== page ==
Ever feel out of your element – or maybe you are someplace you shouldn’t be?

No, I’m not a submarine commander. This was a few years ago, when I was on a ferry to Anderson Island and my navigation system in my trusty Subaru was telling me where I was.

I wonder, if the Subaru could think like we do, would it panic when the sat nav gave it this information?

Would it think it had to transform to a submarine somehow (queue the James Bond music)?

Similarly, when you are in a weird new place, do you feel out of sorts? Or, when you get information that you don’t know what to do with, is that disorienting?

In this scenario, most of us would look for something familiar to help navigate the situation… and maybe validate that we don’t need to grow gills or find a flotation device.

Yeah, this can be similar for our kids too.

Unlike us though, they don’t have decades of coping skills to use.

And yet, as adults, we can forget that and get upset at them.

Why can’t they get over it?


It’s not a big deal, right?


You see, their brains get to decide if something is big or not – just like yours. If their brains perceive something is dangerous, liking having to grow gills and not knowing how,  their stress response system is on high alert.

Sure, some kids will quickly figure out everything is okay, and get out of this alerted state.

Other kids will appear to be okay, but hide those feelings inside, wanting to be a pleaser. Later, there can be an explosion that doesn’t make sense.

Still other kids will explode immediately with some sort of undesirable behavior. They don’t know how to be a submarine and it freaks them out. They don’t know how to say that yet, so it comes out as an explosion.

Most of us adults focus on that explosion/behavior, instead of the source. We just want that noise to stop, as soon as possible.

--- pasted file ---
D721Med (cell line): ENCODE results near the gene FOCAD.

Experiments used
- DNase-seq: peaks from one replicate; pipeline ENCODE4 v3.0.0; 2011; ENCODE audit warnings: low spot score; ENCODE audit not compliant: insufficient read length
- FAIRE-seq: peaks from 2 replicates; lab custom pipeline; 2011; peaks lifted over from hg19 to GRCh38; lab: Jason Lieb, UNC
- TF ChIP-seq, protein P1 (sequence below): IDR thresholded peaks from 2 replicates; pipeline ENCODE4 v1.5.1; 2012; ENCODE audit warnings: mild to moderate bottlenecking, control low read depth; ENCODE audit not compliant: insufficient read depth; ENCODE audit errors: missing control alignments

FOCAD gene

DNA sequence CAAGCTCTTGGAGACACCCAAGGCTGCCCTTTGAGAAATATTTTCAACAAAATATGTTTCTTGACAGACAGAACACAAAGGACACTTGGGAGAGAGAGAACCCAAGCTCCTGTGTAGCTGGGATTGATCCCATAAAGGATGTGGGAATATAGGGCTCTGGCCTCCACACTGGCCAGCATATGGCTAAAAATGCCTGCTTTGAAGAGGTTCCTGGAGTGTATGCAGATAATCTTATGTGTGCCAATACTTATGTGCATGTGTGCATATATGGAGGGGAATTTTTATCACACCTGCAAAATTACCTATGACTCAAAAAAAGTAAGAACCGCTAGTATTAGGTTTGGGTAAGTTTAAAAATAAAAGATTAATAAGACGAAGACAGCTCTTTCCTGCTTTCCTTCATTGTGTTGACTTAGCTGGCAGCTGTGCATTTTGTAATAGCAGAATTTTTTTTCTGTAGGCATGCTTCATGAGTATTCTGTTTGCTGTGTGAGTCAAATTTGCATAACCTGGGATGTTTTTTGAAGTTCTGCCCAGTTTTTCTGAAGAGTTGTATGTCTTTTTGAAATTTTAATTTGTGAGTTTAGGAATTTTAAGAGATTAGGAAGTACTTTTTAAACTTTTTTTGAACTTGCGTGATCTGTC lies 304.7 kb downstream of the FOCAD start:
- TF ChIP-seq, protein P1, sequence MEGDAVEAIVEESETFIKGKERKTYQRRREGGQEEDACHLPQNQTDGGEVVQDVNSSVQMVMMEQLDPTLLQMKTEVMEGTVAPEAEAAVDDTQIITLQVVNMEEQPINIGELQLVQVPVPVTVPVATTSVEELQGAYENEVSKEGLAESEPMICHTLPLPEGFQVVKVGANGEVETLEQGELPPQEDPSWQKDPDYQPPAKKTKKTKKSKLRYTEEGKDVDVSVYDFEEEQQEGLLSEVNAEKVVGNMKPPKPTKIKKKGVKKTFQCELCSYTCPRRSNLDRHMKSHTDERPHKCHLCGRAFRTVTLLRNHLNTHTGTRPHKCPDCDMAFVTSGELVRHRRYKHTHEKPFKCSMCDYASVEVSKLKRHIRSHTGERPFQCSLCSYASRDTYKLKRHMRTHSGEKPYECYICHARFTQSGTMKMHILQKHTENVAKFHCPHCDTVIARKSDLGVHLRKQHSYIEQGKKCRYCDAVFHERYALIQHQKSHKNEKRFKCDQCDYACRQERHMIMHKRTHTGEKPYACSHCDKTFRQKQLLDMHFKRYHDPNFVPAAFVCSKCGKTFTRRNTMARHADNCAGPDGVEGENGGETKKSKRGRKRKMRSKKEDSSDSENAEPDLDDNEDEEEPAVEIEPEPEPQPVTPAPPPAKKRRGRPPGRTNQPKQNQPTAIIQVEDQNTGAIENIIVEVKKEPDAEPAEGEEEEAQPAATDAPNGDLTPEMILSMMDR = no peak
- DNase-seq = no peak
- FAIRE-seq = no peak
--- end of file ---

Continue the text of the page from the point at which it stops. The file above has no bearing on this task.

So, again, what works for you when you are out of sorts, scared and can’t easily orient?

Is being told “get over it”, particularly effective?

Not usually.

Instead, for most of us, finding something familiar, and having some validation that “yeah, this situation is gnarly” serves us well. This simple act can stop the stress response quickly.

We can then figure out things like (a) we don’t have to be a submarine, or (b) some other thought like – oh, I’m on a ferry and I’m okay, or (c) Chris is a bad driver and has an awful sense of humor.

The same is true for our kiddos.

Ask. Listen. Validate.

Those simple steps can build a lasting skill for them of being able to cope… instead of yelling at them or expecting them to magically “get over it”.

Just what does that look like?

“Hey, you’re not in trouble… can we talk about something?”

“Yesterday in the car seemed tough, what’s up?”

“Oh yeah, that makes sense that would be scary.”

“Sure, that would be frightening to think you had to turn into a submarine. That totally makes sense.”

“So, what I heard was … did I get that right?”

That’s it.

It’s not a big deal to do this.

It doesn’t take long.

It even works for adults.